Tolerance: A symptom of repeated and frequent drug use. It refers to the decreased
effectiveness of any given drug.
Medicalization and the Transformation of a Problem
Medicalization: The process through which behaviours are reconceived as instances of illness
and are deemed no longer sinful since they are outside personal control.
Where alcohol abusers were once thought sinners or moral weaklings and subjected to scorn or
criticism, with medicalization they became sick people in need of treatment
Medicalization temporarily excuses the ‘affliction’—a perceived benefit to the drug abuser—and
raises the power of doctors in society.
The common element was an obsession with cleanliness (also purity, virtue, and hygiene) versus
dirt (also sin, wickedness, and filth).
Those who use alcohol in moderation are considered ‘clean’ but those who use illicit street
drugs are considered ‘dirty’ and part of a drug subculture.
Social and Physical Characteristics of Addictions
Aside from sex and education, age is the most important determinant of alcohol use. According
to data from the recent Canadian Addiction Survey, ‘past year use’ peaks between the ages of
18 and 24, with about 90 per cent of those in this age range consuming alcohol within the past
Like most other drugs, alcohol is relatively harmless when used moderately and responsibly
Women are likely to use other chemical substances to cope with stress. (happy pill 1950s). Social factors shape alcohol use and abuse in at least two ways: by influencing the odds that a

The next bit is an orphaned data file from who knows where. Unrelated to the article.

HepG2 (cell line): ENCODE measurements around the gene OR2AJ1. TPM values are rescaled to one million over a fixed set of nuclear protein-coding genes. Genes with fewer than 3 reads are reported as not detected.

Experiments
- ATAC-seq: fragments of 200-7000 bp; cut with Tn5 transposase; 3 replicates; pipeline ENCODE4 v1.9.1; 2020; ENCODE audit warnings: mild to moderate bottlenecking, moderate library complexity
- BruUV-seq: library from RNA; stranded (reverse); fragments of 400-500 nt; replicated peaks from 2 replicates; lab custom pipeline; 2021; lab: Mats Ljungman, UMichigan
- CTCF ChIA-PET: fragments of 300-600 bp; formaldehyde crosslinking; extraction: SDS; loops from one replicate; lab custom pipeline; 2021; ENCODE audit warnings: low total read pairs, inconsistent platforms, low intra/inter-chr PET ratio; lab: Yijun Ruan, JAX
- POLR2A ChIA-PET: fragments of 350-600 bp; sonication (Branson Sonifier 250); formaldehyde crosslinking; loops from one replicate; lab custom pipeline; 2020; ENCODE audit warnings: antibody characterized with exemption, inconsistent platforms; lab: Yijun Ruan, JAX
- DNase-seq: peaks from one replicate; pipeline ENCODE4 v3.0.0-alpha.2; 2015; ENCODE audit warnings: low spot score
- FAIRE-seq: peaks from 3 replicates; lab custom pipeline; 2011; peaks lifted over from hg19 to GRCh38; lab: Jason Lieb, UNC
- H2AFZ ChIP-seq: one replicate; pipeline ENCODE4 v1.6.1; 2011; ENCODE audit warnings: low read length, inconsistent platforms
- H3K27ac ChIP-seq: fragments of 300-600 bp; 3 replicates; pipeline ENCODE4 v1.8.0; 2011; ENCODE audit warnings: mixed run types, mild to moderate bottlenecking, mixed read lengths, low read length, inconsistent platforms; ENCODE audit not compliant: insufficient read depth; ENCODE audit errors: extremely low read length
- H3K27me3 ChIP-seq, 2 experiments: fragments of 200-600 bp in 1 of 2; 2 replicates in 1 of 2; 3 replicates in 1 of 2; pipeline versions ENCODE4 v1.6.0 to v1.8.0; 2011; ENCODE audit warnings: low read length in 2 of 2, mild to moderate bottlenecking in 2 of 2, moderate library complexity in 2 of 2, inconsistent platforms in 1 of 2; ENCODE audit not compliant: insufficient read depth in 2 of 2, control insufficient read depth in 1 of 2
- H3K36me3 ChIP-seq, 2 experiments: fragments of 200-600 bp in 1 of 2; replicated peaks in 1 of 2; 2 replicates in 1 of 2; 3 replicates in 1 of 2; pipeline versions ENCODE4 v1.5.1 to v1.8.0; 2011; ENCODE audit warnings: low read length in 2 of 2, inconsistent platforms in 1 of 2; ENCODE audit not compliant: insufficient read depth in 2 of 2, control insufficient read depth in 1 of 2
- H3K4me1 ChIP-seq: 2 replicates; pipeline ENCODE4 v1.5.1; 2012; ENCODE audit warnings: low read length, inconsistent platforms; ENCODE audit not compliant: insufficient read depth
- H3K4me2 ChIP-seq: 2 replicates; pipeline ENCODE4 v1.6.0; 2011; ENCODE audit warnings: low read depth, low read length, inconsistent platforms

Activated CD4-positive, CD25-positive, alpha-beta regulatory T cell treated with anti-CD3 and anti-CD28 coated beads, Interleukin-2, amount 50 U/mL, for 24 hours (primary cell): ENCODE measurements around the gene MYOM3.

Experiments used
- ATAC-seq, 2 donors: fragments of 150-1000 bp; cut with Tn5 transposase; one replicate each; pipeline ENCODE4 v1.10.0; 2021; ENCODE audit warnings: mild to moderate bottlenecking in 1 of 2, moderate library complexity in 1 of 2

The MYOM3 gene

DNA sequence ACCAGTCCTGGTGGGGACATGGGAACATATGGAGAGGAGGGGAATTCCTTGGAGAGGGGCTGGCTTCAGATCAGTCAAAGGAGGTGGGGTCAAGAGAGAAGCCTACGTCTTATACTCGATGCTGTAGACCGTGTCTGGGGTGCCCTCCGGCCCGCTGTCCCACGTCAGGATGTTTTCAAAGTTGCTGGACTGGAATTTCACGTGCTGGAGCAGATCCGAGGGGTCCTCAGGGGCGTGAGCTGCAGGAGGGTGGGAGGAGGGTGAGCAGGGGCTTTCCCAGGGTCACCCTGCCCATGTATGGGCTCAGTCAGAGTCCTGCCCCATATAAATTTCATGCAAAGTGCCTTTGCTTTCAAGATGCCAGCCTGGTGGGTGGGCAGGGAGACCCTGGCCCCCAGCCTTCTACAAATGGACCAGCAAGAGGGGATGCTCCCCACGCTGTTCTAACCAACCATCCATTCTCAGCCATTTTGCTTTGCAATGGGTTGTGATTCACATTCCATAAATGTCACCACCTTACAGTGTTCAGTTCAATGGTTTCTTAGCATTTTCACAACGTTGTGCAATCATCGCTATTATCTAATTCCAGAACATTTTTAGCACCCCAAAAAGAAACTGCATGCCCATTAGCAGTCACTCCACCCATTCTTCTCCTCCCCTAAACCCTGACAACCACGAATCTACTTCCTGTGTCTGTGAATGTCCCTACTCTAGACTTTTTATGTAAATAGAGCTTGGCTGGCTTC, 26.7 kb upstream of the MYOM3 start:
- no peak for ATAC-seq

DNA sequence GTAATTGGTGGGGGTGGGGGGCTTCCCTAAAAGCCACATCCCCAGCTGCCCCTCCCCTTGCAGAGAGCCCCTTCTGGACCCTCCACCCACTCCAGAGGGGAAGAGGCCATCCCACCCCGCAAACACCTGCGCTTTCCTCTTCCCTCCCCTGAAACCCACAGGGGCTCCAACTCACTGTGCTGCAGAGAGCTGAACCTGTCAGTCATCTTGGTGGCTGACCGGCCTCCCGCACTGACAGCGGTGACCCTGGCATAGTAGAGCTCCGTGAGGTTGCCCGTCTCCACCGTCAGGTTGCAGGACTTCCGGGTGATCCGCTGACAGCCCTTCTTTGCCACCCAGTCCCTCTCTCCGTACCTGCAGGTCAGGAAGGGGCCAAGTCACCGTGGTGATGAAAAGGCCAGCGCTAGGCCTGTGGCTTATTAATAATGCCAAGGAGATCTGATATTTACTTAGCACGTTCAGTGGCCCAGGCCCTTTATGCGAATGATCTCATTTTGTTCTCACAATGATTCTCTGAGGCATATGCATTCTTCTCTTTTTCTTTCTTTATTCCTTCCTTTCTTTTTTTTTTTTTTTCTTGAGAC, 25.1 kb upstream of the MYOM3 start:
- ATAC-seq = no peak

person will learn to use alcohol to cope with stress, and by influencing the opportunities a
person has to use alcohol for any reason.
Unlike alcohol use, there is a simple linear relationship between education and cigarette
smoking: ‘People with less than a high school education are almost three times more likely than
university graduates to be current smokers’
The psychoactive substance in tobacco—is highly addictive; a drug to blame for many health
problems, and a costly habit, both for the individual and for society.
Among adolescents who experiment with smoking, the development of a smoking habit is
positively correlated with poor academic performance, parental smoking, and having more than
half of one’s friends smoking.
Illicit Drug Abuse
In general, factors that reduce the likelihood of drug use and abuse include strong family bonds,
which reduce the use of all illegal drugs except marijuana.
Married people and parents who adhere to conventional values may use illegal drugs when they
come under stress, for the control of stress so they can continue to conform to dominant values
Drug use is a learned behaviour that depends on social opportunities and on inclusion in social
occasions where drugs are being used.
Normative boundaries restricting girls’ access to and use of drugs are largely due to traditional
gender roles that limit girls’ access to certain types of leisure and sociability.
Substance Abuse among the Aboriginal Population
Because of poor living conditions, illicit substances provide an escape for Aboriginal people
Drug use is a significant problem among the Aboriginal population, studies show that ‘the use of
marijuana is disproportionately higher among Native than non-Native American adolescents.’
The method of treatment that has worked best is addiction counselling by other Native people,
sharing Aboriginal experiences, relearning the traditional culture, and practising Aboriginal
Structural functionalists hold that alcohol and drug a